1 December 2020

House prices rise at fastest pace in nearly six years

November tends to be one of the quieter months of the year for the housing market, as buyers and sellers are distracted from house moves as they start to focus on the festive period.

But this year it is very different. UK house price growth is at the fastest pace for almost six years, according to the latest figures from Nationwide building society. Pent-up demand, the desire for more space thanks to living with lockdown, and the impending end of the stamp duty holiday, all combined to make November an extremely busy month for the housing market.

Nationwide said house prices were 6.5 per cent higher in November than a year ago, despite the pandemic. Prices were 0.9 per cent higher than in October, with the average property now valued at £229,721. However, Nationwide warned that price growth is expected to slow if unemployment rises quickly once the furlough scheme ends and if the stamp duty holiday is not extended beyond March.

Calls for Chancellor Rishi Sunak to extend the stamp duty concession continue to grow, particularly as it benefits not just those buying a home but the various trades which work across the housing industry, such as builders, decorators, architects, plumbers etc. The performance of the housing market next year also depends on how quickly a vaccine can be introduced and how much damage is done to the economy in the meantime.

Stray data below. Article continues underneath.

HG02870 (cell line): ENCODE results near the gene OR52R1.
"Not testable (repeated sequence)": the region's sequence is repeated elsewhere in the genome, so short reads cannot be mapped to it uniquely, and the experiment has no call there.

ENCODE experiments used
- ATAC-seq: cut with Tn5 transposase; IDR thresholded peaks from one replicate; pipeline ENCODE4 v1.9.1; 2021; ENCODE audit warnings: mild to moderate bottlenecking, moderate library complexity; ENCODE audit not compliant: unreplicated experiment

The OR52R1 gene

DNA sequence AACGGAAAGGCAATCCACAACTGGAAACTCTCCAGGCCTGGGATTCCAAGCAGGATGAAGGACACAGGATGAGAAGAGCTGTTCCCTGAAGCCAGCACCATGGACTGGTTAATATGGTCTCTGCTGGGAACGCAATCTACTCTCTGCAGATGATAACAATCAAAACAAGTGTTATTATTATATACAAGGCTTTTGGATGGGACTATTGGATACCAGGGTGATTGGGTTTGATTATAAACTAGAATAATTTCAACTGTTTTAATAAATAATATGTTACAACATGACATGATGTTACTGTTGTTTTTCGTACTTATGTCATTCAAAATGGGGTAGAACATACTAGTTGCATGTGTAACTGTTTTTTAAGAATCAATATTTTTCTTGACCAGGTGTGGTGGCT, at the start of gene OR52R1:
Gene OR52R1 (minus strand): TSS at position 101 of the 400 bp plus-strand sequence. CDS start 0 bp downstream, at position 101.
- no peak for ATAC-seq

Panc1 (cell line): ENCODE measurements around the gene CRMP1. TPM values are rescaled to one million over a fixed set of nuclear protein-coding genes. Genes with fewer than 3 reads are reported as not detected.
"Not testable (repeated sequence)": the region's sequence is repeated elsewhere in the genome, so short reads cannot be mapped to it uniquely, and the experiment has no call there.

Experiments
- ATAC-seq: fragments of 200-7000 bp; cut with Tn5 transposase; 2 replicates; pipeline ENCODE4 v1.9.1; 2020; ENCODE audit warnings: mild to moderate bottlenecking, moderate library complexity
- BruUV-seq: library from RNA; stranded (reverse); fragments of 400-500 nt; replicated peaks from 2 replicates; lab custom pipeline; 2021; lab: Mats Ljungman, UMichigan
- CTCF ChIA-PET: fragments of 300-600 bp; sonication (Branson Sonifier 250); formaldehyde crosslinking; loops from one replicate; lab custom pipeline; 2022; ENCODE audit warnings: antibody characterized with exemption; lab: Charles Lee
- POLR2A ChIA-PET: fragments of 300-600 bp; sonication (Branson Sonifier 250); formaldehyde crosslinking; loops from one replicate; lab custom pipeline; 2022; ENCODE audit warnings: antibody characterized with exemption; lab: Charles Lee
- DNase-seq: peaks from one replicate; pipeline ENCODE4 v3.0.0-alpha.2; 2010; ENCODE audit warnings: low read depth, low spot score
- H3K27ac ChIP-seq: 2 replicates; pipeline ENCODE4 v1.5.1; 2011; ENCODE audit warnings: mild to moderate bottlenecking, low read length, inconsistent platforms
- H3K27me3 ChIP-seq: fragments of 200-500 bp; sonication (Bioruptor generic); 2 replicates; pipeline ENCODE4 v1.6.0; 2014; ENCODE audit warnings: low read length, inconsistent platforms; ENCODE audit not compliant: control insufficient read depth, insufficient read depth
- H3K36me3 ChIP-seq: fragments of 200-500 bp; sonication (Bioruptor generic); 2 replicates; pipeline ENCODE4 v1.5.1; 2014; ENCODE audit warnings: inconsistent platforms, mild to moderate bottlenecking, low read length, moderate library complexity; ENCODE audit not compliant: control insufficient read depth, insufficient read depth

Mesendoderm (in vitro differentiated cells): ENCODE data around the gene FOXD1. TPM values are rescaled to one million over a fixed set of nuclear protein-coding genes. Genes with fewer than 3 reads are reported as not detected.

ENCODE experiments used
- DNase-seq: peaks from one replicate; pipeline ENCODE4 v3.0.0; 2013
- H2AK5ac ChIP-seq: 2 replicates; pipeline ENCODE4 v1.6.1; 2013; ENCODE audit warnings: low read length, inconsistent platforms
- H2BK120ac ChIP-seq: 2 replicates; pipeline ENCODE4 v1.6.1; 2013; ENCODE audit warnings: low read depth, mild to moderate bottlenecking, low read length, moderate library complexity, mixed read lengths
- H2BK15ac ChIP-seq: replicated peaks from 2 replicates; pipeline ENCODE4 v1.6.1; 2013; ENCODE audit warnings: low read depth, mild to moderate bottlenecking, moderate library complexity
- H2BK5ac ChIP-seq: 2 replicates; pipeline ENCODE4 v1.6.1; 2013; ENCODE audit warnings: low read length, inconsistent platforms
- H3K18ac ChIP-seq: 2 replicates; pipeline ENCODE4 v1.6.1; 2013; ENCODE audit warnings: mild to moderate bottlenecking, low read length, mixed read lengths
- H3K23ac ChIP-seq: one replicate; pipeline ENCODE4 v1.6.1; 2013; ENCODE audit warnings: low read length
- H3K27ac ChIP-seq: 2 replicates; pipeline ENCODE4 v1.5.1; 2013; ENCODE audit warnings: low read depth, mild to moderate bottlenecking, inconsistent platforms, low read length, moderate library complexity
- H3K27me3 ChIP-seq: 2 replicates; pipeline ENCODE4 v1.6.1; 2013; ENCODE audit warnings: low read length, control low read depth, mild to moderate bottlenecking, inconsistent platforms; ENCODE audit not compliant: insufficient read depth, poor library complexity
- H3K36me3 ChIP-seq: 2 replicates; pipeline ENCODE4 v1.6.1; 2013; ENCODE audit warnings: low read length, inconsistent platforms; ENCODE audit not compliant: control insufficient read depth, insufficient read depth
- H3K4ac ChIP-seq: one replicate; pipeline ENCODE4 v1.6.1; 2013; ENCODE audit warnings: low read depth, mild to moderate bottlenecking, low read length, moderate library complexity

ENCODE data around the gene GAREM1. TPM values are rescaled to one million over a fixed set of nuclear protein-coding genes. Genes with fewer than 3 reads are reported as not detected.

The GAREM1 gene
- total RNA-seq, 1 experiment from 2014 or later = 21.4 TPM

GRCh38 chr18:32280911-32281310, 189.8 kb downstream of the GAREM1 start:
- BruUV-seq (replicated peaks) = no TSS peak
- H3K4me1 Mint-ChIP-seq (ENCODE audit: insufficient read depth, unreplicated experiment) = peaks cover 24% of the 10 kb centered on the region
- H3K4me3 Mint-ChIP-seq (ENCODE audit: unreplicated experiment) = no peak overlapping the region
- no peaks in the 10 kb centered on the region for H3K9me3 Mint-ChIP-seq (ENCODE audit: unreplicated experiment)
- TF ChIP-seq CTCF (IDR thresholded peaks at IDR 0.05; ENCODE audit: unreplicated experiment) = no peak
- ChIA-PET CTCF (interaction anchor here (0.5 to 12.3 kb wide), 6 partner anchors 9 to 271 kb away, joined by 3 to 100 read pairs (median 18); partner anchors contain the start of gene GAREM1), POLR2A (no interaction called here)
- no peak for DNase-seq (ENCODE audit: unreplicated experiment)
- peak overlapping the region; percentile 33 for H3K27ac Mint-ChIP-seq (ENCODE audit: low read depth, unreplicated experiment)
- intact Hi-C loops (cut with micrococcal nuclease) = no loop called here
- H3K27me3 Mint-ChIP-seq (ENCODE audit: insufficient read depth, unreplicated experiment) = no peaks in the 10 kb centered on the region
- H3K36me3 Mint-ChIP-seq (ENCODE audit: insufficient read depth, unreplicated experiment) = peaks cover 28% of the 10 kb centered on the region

Rival lender Halifax revealed yesterday that UK households remain broadly confident in the strength of the property market, with people cautiously optimistic that prices across the country will be higher in 12 months’ time.

For now, activity remains robust with the stamp duty holiday focusing buyers on getting deals done before the end of March. Historic low interest rates show no sign of rising anytime soon, while lenders are also returning to high loan-to-value (LTV) mortgages. With more choice available at 90 per cent LTV, rates could well fall, giving a further boost to this end of the market.

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